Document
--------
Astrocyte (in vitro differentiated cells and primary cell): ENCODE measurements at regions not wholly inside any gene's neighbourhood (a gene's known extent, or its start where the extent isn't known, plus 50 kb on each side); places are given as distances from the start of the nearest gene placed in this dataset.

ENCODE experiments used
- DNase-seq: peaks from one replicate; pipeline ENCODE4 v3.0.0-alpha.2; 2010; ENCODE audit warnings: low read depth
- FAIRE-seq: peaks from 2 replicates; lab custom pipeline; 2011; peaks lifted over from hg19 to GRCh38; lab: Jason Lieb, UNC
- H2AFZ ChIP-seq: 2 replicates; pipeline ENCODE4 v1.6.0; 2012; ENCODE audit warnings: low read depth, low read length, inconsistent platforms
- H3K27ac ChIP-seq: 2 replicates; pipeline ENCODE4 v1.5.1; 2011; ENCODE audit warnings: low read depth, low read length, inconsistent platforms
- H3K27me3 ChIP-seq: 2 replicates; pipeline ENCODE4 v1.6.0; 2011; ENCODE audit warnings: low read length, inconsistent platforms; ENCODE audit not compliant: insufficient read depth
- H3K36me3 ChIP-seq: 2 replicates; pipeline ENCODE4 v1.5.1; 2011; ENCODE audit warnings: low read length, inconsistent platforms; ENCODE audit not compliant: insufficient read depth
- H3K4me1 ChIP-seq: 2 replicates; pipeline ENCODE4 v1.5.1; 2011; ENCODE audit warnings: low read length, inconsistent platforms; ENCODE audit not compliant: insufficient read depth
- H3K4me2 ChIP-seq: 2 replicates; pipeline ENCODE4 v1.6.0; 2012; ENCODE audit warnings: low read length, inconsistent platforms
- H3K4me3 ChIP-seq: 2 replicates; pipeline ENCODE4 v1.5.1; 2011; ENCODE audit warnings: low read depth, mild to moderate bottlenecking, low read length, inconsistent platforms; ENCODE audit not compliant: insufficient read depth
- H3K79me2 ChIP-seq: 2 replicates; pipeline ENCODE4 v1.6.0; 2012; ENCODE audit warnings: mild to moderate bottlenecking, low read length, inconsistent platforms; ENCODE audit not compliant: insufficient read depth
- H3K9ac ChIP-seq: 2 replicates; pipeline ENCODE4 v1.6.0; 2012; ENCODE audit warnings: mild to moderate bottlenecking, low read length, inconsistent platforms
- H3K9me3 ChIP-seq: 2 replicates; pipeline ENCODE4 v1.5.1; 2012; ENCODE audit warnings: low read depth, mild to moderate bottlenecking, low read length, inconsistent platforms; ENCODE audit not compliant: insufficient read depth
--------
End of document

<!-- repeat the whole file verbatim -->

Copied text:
Astrocyte (in vitro differentiated cells and primary cell): ENCODE measurements at regions not wholly inside any gene's neighbourhood (a gene's known extent, or its start where the extent isn't known, plus 50 kb on each side); places are given as distances from the start of the nearest gene placed in this dataset.

ENCODE experiments used
- DNase-seq: peaks from one replicate; pipeline ENCODE4 v3.0.0-alpha.2; 2010; ENCODE audit warnings: low read depth
- FAIRE-seq: peaks from 2 replicates; lab custom pipeline; 2011; peaks lifted over from hg19 to GRCh38; lab: Jason Lieb, UNC
- H2AFZ ChIP-seq: 2 replicates; pipeline ENCODE4 v1.6.0; 2012; ENCODE audit warnings: low read depth, low read length, inconsistent platforms
- H3K27ac ChIP-seq: 2 replicates; pipeline ENCODE4 v1.5.1; 2011; ENCODE audit warnings: low read depth, low read length, inconsistent platforms
- H3K27me3 ChIP-seq: 2 replicates; pipeline ENCODE4 v1.6.0; 2011; ENCODE audit warnings: low read length, inconsistent platforms; ENCODE audit not compliant: insufficient read depth
- H3K36me3 ChIP-seq: 2 replicates; pipeline ENCODE4 v1.5.1; 2011; ENCODE audit warnings: low read length, inconsistent platforms; ENCODE audit not compliant: insufficient read depth
- H3K4me1 ChIP-seq: 2 replicates; pipeline ENCODE4 v1.5.1; 2011; ENCODE audit warnings: low read length, inconsistent platforms; ENCODE audit not compliant: insufficient read depth
- H3K4me2 ChIP-seq: 2 replicates; pipeline ENCODE4 v1.6.0; 2012; ENCODE audit warnings: low read length, inconsistent platforms
- H3K4me3 ChIP-seq: 2 replicates; pipeline ENCODE4 v1.5.1; 2011; ENCODE audit warnings: low read depth, mild to moderate bottlenecking, low read length, inconsistent platforms; ENCODE audit not compliant: insufficient read depth
- H3K79me2 ChIP-seq: 2 replicates; pipeline ENCODE4 v1.6.0; 2012; ENCODE audit warnings: mild to moderate bottlenecking, low read length, inconsistent platforms; ENCODE audit not compliant: insufficient read depth
- H3K9ac ChIP-seq: 2 replicates; pipeline ENCODE4 v1.6.0; 2012; ENCODE audit warnings: mild to moderate bottlenecking, low read length, inconsistent platforms
- H3K9me3 ChIP-seq: 2 replicates; pipeline ENCODE4 v1.5.1; 2012; ENCODE audit warnings: low read depth, mild to moderate bottlenecking, low read length, inconsistent platforms; ENCODE audit not compliant: insufficient read depth